The patients and families need our help. Please donate to this cause it would mean so much to these families.
Gastroparesis is a gastric motility disorder in which the function of the stomach is impaired. The stomach is an important organ in our digestive system, which uses a series of muscular contractions to store meals after they have been eaten, grind up any solid food and pump this liquid into our small intestine at the right rate, so that the next steps in the digestive process can take place. In the case of gastroparesis, the muscular contractions of the stomach are defective, and as a result the contents of the stomach are emptied too slowly leading to symptoms.
While gastroparesis is a relatively uncommon disorder, it can be very debilitating for those who suffer from it. Gastroparesis can have a significant impact on quality of life including the physical, emotional, and financial aspects of life. Sufferers may find that the nausea, discomfort, and pain associated with gastroparesis interfere with their ability to work, socialise, and maintain normal eating patterns. In severe cases, the inability to properly digest food can result in hospitalisation for fluid and nutrition supplementation, or sometimes the need for extra nutritional supplementation by a tube.
Gastroparesis is considered to be a motility disorder because there is no evidence of physical obstruction of the stomach, meaning that the primary issue is in the movement of the stomach. Impaired movement of the musculature of the stomach can be related to many underlying health problems, including diabetes, infection, neurological disorders, side-effects of medication, and following gastric surgery. However, in a large percentage of cases, gastroparesis is idiopathic – there is no known cause. In addition to the abnormalities of movement, there are also abnormalities of sensory function, so that the stomach becomes oversensitive and the sensations arising from the stomach are perceived as different or abnormally intense.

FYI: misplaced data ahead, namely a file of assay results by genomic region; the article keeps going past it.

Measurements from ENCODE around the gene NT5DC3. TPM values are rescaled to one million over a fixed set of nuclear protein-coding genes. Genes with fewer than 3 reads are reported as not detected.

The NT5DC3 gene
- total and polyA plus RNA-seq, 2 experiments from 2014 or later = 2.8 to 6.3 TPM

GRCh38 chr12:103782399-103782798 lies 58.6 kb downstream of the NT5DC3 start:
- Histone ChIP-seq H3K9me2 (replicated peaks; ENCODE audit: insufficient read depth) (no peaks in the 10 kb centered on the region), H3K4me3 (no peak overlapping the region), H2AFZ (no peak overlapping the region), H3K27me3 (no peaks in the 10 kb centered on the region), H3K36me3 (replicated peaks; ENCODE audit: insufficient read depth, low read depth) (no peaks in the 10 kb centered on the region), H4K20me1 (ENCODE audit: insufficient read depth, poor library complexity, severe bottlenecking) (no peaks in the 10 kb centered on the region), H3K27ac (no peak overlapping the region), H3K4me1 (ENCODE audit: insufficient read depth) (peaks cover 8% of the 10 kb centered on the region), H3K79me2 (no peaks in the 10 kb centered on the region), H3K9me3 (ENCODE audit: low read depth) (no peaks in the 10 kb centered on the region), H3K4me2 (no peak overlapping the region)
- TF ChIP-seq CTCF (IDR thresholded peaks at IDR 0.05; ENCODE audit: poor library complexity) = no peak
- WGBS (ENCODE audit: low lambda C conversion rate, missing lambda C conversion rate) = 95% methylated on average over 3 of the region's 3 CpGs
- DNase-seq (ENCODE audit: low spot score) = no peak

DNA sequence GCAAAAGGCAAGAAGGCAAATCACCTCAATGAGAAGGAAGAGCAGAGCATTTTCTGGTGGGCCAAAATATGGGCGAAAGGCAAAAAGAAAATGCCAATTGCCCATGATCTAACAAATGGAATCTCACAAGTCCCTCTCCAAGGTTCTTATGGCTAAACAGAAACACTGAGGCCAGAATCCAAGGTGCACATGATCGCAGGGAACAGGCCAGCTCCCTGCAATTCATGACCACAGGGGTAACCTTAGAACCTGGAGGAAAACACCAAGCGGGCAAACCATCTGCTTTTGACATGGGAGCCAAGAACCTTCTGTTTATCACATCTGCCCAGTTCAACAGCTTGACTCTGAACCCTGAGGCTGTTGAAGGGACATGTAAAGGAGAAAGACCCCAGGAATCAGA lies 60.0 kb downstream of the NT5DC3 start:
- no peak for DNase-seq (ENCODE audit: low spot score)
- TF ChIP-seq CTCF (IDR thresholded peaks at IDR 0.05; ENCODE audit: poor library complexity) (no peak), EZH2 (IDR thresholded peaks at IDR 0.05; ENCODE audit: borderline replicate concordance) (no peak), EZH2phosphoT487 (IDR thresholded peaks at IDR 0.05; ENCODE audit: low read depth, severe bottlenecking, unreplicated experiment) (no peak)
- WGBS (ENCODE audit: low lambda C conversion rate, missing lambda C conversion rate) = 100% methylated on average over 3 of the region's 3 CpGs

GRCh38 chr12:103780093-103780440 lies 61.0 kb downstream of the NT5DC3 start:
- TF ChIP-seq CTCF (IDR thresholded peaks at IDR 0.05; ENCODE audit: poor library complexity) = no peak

There are a variety of treatment options available to help gastroparesis sufferers manage their symptoms, though there is currently no cure. Health professionals are likely to recommend dietary changes, medications to minimise symptoms, psychological support, or hospital-based interventions depending on the severity of the symptoms and their response to treatment.
How many people are affected?
There are very few statistics on the prevalence of gastroparesis. It has been estimated that up to 4% of the population may experience gastroparesis-like symptoms, but it is uncertain how many of these people have the actual condition, as the symptoms and abnormalities of gastroparesis can be similar to other chronic functional gastrointestinal diseases such as functional dyspepsia or chronic idiopathic nausea. The lack of clarity around the incidence of gastroparesis is partially due to variation in the recognition of the condition by health professionals, as well as variation in the interpretation of test results.
As gastroparesis may be caused by diabetes, estimates about how many people are affected by gastroparesis are sometimes made based on diabetes statistics. These statistics suggest that more than 1.5 million Americans suffer from severe gastroparesis, and one estimate suggests that approximately 120,000 Australians are affected by the disorder. Women are more commonly affected than men, with approximately 80% of gastroparesis sufferers being female. The reason for this difference is not fully understood.
On July 6th, 2017, GSSI received its federal 501c3 status. This non-profit has been a dream for 2 years. We pursued this dream because we recognized the needs gastroparesis patients across the United States have. While our mission is to take care of patients and families that visit the University of Louisville GI Motility Clinic, our mission reaches the entire country - according to the GI Motility Clinic, 60% of patients travel far enough away from Louisville, Kentucky that they need more than just medical support. GSSI aims to fill the gap in service by providing hotel rooms, food, and transportation for patients and their families. Given that the GI Motility Clinic sees an average of 100 patients weekly, there is a lot of work to be done.
Guests are only referred by the UofL GI Motility clinic.